- Hapalemur occidentalis, Northern Bamboo Lemur
- Indri indri, Indri
- Lepilemur seali, Seal’s Sportive Lemur
- Microcebus mittermeieri, Mittermeier’s Mouse Lemur
- Propithecus candidus, Silky Sifaka
In Florida, the Myakka City reserve is home to six species of lemur:
- Eulemur collaris, Red-collared Brown Lemurs
- Eulemur fulvus, Common Brown Lemurs
- Eulemur mongoz, Mongoose Lemurs
- Eulemur sanfordi, Sanford’s Brown Lemur
- Lemur catta, Ring-tailed Lemurs
- Varecia rubra, Red Ruffed Lemurs
How does Lemur Conservation Foundation help lemur conservation?
The Lemur Conservation Foundation incorporates research, education, and art into its programs in Myakka City and Madagascar.
In northeastern Madagascar, we have developed and support a diverse community based conservation program, which includes 10 main projects:
- Support of ecotourism including the construction of Camp Indri in Anjanaharibe-Sud Special Reserve (ASSR)
- Lemur surveys and forest monitoring in ASSR and Marojejy
- Environmental education including 3 day/2 night structured educational visits with student groups to ASSR and Marojejy
- Reforestation and the establishment of three tree nurseries with native species and cash crops
- Establishment and support of fresh-water fish ponds
- Distribution of fuel-efficient stoves
- Population, Health, and Environment (PHE) Programs
- Boundary demarcation of ASSR and Marojejy
- Support of three community nature reserves
- Support of two community libraries
One of our signature programs is the Ako Conservation Education Project, which is supported by the Jolly Family and Nature’s Path EnviroKidz.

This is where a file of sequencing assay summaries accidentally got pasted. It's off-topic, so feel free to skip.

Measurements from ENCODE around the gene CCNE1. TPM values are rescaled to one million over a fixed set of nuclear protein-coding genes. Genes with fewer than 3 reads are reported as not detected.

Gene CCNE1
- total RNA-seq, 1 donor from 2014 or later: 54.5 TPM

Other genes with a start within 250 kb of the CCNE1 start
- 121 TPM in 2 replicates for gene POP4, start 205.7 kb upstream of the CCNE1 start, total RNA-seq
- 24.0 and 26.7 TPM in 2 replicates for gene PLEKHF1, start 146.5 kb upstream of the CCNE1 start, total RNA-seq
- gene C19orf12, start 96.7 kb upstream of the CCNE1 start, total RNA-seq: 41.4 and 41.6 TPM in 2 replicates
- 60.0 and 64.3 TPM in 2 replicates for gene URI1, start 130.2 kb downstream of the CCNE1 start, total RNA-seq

The program is based on the late Dr. Alison Jolly’s children’s book series featuring lemurs, including Ako the aye-aye. We have published the six Ako books and posters in both English and Malagasy for our outreach programs and for distribution by GERP, the Prosimian Taxon Advisory Group, and other conservation partners.
We recently launched a program in the U.S. to distribute conservation kits that include lessons, teacher’s guide, books, posters and other materials to zoo and school educators. There are seven lessons for each grade level (K-1; 2-3rd; 4-5th), one for each of the following themes:
- Looking at Lemurs
- Exploring Lemur Habitats
- Investigating Lemur Adaptations
- Discovering Lemur Communities
- Learning About Lemur Life
- Discovering Madagascar
- Making a Difference for Lemurs
The Lemur Conservation Foundation offers opportunities for independent research projects and field training programs. With the guidance of our Scientific Advisory Council, we have supported 15 research internships, 29 field schools, and numerous research projects by staff and visiting professors and students.